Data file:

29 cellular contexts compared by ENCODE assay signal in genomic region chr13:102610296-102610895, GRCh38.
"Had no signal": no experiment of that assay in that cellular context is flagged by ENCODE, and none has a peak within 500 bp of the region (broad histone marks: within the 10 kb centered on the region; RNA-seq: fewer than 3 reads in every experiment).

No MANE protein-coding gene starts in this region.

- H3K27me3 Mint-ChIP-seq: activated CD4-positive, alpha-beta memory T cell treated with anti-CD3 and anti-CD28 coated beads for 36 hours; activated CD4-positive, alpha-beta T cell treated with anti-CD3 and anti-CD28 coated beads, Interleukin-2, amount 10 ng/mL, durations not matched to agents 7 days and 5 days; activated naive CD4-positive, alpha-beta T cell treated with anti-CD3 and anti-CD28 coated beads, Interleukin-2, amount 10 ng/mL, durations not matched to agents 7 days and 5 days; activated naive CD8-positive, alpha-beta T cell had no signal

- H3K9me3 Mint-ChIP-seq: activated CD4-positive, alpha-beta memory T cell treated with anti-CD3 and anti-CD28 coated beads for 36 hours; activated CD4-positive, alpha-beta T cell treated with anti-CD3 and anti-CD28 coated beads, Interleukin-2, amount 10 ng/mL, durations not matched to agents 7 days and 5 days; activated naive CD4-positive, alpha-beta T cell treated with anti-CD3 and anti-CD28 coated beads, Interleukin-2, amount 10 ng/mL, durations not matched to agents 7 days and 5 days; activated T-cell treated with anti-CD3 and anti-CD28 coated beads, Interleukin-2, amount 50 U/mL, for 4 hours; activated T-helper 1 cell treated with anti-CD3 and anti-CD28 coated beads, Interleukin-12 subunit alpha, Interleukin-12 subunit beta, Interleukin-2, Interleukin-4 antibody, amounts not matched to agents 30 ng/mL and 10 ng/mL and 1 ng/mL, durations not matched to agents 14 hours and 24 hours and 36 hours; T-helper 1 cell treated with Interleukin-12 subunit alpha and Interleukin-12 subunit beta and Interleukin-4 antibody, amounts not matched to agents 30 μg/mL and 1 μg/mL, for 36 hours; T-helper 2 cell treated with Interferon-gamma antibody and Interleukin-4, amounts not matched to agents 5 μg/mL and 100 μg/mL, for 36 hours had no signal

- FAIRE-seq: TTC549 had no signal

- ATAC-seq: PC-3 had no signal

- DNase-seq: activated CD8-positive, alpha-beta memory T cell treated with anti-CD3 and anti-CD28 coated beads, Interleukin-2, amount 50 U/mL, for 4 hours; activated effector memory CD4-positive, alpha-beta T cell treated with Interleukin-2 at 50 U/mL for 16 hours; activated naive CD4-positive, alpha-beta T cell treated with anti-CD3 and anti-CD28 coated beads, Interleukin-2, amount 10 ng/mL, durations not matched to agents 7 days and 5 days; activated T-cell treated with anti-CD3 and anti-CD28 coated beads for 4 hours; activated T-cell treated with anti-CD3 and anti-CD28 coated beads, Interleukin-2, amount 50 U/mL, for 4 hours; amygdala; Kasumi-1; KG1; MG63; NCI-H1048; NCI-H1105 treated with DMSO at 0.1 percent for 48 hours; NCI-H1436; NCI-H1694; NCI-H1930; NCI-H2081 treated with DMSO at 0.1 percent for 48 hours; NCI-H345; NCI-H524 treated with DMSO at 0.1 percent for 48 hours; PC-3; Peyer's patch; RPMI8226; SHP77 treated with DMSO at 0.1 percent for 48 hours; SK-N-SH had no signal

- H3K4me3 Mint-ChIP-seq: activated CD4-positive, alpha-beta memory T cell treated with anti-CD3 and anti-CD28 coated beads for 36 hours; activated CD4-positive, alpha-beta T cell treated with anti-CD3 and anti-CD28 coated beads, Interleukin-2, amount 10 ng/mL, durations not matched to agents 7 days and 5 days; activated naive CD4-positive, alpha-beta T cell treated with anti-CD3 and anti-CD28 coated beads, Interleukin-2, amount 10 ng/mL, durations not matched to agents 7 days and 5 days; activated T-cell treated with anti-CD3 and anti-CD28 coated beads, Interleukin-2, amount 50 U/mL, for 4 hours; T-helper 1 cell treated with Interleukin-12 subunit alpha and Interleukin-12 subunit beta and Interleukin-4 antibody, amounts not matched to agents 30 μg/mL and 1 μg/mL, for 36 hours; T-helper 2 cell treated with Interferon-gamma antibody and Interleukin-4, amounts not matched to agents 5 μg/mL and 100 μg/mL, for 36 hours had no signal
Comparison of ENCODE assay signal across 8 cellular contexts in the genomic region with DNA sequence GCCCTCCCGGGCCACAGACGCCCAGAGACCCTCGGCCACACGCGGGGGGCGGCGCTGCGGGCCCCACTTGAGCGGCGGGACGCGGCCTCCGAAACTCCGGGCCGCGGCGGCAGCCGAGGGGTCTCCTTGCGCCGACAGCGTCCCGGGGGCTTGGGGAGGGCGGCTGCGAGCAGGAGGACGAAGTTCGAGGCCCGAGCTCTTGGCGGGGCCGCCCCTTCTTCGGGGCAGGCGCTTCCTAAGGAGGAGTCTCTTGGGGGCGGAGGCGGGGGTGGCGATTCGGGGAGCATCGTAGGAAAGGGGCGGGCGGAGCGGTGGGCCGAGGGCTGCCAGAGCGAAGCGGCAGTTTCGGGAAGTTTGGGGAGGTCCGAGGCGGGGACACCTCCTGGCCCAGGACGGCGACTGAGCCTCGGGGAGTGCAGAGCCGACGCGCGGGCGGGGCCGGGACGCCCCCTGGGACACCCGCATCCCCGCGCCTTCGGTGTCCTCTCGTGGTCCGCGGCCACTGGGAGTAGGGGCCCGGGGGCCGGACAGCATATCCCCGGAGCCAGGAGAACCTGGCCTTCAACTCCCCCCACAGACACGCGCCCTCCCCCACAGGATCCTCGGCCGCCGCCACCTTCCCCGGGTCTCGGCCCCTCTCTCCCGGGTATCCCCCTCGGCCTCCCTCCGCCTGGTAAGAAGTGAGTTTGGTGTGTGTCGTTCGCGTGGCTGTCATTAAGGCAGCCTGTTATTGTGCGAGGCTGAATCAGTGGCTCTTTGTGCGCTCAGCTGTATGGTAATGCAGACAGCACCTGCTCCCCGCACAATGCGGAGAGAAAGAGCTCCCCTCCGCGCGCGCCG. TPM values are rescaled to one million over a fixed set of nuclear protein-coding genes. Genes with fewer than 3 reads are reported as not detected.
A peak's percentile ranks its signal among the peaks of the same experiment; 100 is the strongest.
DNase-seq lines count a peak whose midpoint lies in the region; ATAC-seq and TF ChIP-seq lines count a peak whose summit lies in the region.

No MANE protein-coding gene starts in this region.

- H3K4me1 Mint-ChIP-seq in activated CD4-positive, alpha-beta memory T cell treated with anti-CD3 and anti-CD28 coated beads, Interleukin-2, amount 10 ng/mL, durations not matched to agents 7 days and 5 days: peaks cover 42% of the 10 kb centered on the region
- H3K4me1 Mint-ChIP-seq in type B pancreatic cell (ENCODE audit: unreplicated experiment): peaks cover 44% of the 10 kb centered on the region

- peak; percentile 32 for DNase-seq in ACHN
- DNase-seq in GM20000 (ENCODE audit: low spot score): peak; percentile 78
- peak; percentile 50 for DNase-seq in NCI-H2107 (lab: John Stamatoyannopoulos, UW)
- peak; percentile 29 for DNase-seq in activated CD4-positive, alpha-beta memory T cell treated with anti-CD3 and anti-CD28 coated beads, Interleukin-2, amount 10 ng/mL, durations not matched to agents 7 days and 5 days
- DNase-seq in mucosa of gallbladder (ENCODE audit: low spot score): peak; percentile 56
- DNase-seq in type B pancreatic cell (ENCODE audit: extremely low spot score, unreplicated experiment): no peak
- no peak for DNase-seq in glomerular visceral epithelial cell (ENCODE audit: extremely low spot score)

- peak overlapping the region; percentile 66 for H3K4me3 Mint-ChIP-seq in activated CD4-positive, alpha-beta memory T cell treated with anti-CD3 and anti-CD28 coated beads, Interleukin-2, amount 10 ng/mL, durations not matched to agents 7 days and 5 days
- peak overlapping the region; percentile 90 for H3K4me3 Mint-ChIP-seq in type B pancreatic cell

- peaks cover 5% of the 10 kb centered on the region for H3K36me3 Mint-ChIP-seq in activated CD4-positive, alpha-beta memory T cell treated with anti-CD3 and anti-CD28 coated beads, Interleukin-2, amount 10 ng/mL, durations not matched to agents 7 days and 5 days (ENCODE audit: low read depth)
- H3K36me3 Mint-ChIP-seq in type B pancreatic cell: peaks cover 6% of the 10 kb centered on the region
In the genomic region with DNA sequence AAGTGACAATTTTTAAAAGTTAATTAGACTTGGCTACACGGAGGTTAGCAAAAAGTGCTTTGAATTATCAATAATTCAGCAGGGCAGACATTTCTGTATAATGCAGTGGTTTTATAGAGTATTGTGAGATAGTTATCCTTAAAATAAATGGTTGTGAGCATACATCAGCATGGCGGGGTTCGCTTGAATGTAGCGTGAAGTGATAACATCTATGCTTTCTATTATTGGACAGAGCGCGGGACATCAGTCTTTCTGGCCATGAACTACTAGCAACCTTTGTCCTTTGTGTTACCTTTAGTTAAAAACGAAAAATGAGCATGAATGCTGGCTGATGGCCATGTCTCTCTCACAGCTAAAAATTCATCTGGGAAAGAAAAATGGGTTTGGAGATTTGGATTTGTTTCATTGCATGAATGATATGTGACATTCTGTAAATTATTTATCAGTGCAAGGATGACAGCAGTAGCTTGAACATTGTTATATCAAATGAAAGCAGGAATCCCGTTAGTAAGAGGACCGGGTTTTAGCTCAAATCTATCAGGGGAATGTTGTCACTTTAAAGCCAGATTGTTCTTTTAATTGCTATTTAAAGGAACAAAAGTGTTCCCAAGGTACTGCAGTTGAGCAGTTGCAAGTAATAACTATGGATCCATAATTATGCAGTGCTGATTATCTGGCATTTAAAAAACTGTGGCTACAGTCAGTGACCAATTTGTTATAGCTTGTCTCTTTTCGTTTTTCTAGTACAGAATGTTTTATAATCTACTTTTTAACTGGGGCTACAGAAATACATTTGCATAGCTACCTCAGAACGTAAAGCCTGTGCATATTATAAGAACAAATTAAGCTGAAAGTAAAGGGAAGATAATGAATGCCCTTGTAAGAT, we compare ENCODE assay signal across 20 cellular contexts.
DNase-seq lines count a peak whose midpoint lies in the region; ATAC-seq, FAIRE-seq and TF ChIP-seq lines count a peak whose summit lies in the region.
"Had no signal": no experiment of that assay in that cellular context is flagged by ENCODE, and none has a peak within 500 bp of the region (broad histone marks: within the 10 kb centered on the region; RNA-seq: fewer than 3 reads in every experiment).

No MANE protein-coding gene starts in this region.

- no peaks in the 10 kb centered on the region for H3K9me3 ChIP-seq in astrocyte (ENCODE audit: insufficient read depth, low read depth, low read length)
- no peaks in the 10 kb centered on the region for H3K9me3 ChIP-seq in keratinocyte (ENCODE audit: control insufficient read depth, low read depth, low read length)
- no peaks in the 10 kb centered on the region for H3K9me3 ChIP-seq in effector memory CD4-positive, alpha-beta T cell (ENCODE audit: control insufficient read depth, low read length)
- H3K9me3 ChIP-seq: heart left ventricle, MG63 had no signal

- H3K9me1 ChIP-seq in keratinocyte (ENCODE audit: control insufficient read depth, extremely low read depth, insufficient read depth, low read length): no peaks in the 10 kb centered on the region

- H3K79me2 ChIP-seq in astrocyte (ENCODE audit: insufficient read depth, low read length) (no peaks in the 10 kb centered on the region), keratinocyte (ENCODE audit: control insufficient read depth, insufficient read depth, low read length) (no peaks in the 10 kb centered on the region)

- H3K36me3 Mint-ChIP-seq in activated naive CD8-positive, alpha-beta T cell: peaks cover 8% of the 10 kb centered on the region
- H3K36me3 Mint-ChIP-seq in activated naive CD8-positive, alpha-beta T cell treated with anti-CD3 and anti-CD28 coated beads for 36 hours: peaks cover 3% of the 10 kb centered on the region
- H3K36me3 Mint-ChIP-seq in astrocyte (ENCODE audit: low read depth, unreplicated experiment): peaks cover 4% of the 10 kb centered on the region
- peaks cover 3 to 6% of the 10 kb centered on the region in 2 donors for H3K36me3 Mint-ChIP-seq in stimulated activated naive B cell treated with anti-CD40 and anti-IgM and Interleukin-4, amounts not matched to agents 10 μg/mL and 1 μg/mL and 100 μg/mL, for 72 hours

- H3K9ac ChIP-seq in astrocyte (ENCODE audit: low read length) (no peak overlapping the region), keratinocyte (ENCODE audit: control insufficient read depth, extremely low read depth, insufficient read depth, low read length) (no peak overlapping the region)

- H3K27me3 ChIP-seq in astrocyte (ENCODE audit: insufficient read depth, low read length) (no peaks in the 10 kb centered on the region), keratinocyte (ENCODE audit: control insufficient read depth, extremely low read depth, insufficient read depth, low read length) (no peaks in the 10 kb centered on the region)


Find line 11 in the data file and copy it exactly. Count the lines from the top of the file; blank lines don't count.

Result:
A peak's percentile ranks its signal among the peaks of the same experiment; 100 is the strongest.